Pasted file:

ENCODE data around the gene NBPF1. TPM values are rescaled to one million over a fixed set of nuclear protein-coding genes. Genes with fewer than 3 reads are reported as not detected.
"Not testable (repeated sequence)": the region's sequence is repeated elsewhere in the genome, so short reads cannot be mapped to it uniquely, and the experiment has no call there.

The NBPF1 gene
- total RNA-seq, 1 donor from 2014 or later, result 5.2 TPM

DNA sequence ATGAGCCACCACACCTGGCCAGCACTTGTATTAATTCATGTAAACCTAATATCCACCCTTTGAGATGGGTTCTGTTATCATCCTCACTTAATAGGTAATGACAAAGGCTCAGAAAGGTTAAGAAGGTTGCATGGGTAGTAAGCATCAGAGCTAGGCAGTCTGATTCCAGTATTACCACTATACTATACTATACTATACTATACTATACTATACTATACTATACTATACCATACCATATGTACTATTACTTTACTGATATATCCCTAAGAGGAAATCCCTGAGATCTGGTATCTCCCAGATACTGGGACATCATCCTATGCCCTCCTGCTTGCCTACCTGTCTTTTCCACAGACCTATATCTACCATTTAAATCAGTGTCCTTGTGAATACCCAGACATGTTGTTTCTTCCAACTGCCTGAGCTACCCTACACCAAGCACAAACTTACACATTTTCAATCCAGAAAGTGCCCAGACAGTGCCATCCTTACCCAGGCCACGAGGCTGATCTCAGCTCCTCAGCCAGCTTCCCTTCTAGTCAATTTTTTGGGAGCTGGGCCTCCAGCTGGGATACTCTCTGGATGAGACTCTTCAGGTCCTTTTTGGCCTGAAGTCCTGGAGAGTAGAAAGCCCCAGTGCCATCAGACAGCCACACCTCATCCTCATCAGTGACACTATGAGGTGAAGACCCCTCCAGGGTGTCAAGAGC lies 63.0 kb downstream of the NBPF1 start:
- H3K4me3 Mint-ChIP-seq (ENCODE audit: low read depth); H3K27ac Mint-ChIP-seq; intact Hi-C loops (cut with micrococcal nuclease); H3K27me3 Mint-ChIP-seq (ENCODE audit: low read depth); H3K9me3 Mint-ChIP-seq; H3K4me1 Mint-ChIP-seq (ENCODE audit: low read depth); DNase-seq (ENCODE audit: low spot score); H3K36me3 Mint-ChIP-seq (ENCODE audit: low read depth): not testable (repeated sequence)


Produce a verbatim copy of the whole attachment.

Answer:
ENCODE data around the gene NBPF1. TPM values are rescaled to one million over a fixed set of nuclear protein-coding genes. Genes with fewer than 3 reads are reported as not detected.
"Not testable (repeated sequence)": the region's sequence is repeated elsewhere in the genome, so short reads cannot be mapped to it uniquely, and the experiment has no call there.

The NBPF1 gene
- total RNA-seq, 1 donor from 2014 or later, result 5.2 TPM

DNA sequence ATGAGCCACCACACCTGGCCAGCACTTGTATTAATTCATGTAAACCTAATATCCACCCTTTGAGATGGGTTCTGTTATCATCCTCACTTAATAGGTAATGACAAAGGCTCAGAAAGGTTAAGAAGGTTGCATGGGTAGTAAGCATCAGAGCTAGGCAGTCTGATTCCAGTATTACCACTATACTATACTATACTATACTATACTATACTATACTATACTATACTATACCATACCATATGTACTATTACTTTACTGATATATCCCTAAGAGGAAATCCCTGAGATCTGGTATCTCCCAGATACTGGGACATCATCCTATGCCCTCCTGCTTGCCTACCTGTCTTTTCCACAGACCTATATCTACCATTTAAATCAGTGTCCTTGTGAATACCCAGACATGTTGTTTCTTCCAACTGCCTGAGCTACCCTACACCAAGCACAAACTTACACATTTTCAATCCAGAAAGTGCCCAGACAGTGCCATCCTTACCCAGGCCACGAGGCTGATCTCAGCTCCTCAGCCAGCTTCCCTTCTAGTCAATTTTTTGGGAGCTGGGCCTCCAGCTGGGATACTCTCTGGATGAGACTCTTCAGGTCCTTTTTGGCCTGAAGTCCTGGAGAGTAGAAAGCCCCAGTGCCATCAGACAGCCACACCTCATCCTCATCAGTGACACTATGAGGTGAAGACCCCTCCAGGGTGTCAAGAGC lies 63.0 kb downstream of the NBPF1 start:
- H3K4me3 Mint-ChIP-seq (ENCODE audit: low read depth); H3K27ac Mint-ChIP-seq; intact Hi-C loops (cut with micrococcal nuclease); H3K27me3 Mint-ChIP-seq (ENCODE audit: low read depth); H3K9me3 Mint-ChIP-seq; H3K4me1 Mint-ChIP-seq (ENCODE audit: low read depth); DNase-seq (ENCODE audit: low spot score); H3K36me3 Mint-ChIP-seq (ENCODE audit: low read depth): not testable (repeated sequence)